New Delhi: The central government has stepped up pressure on makers of remdesivir, one of the most sought-after experimental drugs for the treatment of Covid-19 patients, to ensure increased output, ThePrint has learnt.
The Department of Pharmaceuticals (DoP) held two meetings with the manufactures of the drug in the last 20 days to check the status of production, manufacturing capacity and challenges, if any. The department is planning another meeting soon.
Drug makers, on their part, have pointed to the long manufacturing process to indicate their hesitation in investing heavily since a vaccine, if released earlier than expected, could lead to big losses for them.
The meetings, held on 3 July and 10 July, were attended by V.G. Somani, Drug Controller General of India (DCGI), Shubhra Singh, chairman of National Pharmaceuticals Pricing Authority, and P.D. Vaghela, DoP secretary along with the joint secretaries.
Representatives of drug makers Cipla, Jubilant Life Sciences, Mylan, Hetero, Zydus Cadila and Dr. Reddy’s were also present.
“We have taken two meetings with the industry and are planning to hold another meeting soon. Two companies are yet to get DCGI’s nod, namely Dr Reddy’s and Zydus Cadila. All other companies have ramped up the production between the first and second meeting,” said an official from DoP.
“The main objective of the meeting was to instruct the industry to keep increasing the product as the reports of market-shortage and black marketing were coming in. Now, the issue of black marketing is almost sorted as, except two, all companies have started sending supplies into the market.”
The official further said, “The industry has explained that the manufacturing of this drug is not an easy process and involves 21 processes and 14 raw materials. They are also afraid of (making too many) huge investments as they may go to waste if a vaccine arrives.”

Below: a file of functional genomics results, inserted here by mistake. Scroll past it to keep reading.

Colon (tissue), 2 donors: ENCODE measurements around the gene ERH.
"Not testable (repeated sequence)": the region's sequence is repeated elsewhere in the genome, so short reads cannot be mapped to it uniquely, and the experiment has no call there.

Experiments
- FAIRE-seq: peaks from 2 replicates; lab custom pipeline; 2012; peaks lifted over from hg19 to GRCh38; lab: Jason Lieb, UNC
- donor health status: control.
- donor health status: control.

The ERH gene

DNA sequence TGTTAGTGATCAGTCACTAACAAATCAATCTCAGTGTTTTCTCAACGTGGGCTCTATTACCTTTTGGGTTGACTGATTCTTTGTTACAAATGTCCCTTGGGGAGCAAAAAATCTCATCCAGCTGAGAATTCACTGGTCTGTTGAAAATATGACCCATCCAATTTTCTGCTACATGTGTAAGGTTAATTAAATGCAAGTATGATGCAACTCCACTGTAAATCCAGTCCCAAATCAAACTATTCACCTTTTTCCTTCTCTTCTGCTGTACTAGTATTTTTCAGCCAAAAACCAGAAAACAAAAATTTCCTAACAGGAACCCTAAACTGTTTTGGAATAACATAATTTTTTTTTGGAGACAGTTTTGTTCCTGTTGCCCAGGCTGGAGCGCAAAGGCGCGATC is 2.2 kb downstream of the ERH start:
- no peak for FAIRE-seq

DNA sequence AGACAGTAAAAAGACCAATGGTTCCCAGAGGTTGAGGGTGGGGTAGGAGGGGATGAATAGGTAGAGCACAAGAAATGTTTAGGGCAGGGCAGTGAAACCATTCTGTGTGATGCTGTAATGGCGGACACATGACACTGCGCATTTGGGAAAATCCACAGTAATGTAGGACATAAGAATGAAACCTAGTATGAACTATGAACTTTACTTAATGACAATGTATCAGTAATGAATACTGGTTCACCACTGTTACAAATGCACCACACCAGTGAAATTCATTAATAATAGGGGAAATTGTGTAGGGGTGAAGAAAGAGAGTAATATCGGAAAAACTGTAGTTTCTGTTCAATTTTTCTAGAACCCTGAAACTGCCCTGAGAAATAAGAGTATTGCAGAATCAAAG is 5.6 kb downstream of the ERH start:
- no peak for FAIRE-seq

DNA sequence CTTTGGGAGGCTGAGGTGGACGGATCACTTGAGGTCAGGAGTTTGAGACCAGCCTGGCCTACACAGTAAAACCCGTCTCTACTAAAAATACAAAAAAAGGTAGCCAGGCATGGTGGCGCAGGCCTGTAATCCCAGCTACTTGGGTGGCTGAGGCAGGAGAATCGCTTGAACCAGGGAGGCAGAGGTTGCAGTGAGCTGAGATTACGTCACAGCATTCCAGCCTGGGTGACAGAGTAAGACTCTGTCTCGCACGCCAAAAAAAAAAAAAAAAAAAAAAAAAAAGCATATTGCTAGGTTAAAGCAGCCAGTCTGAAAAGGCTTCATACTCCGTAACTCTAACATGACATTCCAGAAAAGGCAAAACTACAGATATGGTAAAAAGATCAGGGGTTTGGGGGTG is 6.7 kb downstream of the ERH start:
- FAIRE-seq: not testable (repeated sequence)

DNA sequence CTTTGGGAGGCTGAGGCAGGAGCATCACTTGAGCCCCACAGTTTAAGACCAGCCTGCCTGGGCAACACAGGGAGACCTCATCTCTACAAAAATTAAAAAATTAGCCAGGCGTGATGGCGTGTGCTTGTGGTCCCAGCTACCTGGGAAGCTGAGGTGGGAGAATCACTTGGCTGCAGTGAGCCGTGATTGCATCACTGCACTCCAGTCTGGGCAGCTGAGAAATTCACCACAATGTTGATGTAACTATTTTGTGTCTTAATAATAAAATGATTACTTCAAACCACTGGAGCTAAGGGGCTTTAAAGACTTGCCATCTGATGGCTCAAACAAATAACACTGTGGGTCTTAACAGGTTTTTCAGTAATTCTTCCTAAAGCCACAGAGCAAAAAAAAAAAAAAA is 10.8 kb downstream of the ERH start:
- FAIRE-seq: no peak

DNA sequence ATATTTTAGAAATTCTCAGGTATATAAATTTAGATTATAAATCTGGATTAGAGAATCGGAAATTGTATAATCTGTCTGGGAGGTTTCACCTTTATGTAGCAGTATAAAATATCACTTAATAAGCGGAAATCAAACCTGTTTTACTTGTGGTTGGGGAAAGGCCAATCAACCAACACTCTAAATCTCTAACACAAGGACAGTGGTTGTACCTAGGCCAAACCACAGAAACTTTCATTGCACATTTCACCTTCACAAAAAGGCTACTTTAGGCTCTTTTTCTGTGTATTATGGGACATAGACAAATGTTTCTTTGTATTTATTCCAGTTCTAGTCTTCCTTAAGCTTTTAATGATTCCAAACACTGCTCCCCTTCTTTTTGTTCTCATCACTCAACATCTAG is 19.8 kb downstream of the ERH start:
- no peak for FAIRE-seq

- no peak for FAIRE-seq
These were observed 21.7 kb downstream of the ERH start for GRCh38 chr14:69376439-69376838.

Investments intensive, long manufacturing process
While the government asked pharma companies to increase their production, the companies asked DoP to share the forecast on the number of new infections expected so they may produce based on requirement.
“The industry fears that their investments might go waste if the vaccine came in early, especially the indigenous Covaxin, which is being pushed for launch on 15 August,” said another government official who was present at the meeting.
Human clinical trials for Covaxin, being developed by Bharat Biotech and the Indian Council of Medical Research (ICMR), will be beginning soon.
Apart from being cost-intensive, manufacturing the drug involves a long process, which is what took time to meet market demands after the initial DCGI approvals.
“We explained that the drug, which is injectable, needs a 14-day period for the process, called sterility. It also requires a minimum four-day period for a process called lyophilization,” said a representative for one of the biggest pharmaceutical companies in India at the meeting.
To ensure the safety of patients, the drugs are sterilised to destroy the possible microorganisms whereas lyophilization is done to bring down the drug’s storage temperature to room temperature level.